Routledge Revivals: Understanding Interaction in Central Australia (1985)
An Ethnomethodological Study of Australian Aboriginal People
First published in 1985, this book gives an intimate account of the cultural-political conflict between Australian Aboriginal people and Anglo-Australians, presenting the Australian social world from the perspective of the Aboriginal person.
Adopting a rigorous ethnomethodological analysis and the techniques of ethnolinguistics, Liberman looks at the interactional detail of the everyday life of traditionally oriented Australian Aboriginals. He uses tape transcripts of actual interaction to identify chief characteristics of Aboriginal social life. Liberman goes on to show how differences in systems of interaction have influenced relations between Australian Aboriginals and Anglo-Australians.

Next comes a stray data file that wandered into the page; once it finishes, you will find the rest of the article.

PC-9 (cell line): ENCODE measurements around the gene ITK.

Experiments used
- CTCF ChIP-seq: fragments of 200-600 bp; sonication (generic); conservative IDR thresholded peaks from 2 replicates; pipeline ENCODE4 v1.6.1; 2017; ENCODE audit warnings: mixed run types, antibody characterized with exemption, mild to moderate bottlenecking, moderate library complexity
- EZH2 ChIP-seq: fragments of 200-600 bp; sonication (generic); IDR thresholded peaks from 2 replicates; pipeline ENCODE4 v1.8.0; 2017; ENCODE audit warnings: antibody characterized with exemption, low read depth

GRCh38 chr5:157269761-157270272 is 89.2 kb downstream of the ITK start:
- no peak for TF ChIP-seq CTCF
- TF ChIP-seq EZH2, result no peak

With its account of the politics of cultural conflict in a multi-cultural environment, this book is an apt extension of ethnomethodological issues to political concerns. It also exposes Aboriginal perceptions of Anglo-Australian/Aboriginal interaction to a degree not previously achieved in any sociological or anthropological study. As such, this book will be a valuable case study to students of social anthropology, race relations, intercultural communication and sociolinguistics.
Table of Contents
Acknowledgements; Part I The collaborative production of congeniality and consensus in an Aboriginal society; 1. Congenial fellowship and consensus in central Australia 2. A competent system of organizational items 3. Consensus and society; Part II Through a glass, darkly: a historical review of European/Aboriginal interaction; 4. Aboriginal appraisals of Europeans 5. Anglo-Australian appraisals of Aboriginal people; Part III Intercultural communication in the Western Desert; 6. The hermeneutics of intercultural communication 7. Concrete relations between Aboriginal- and Anglo-Australians 8. Cultural politics; Appendices; Bibliography; Index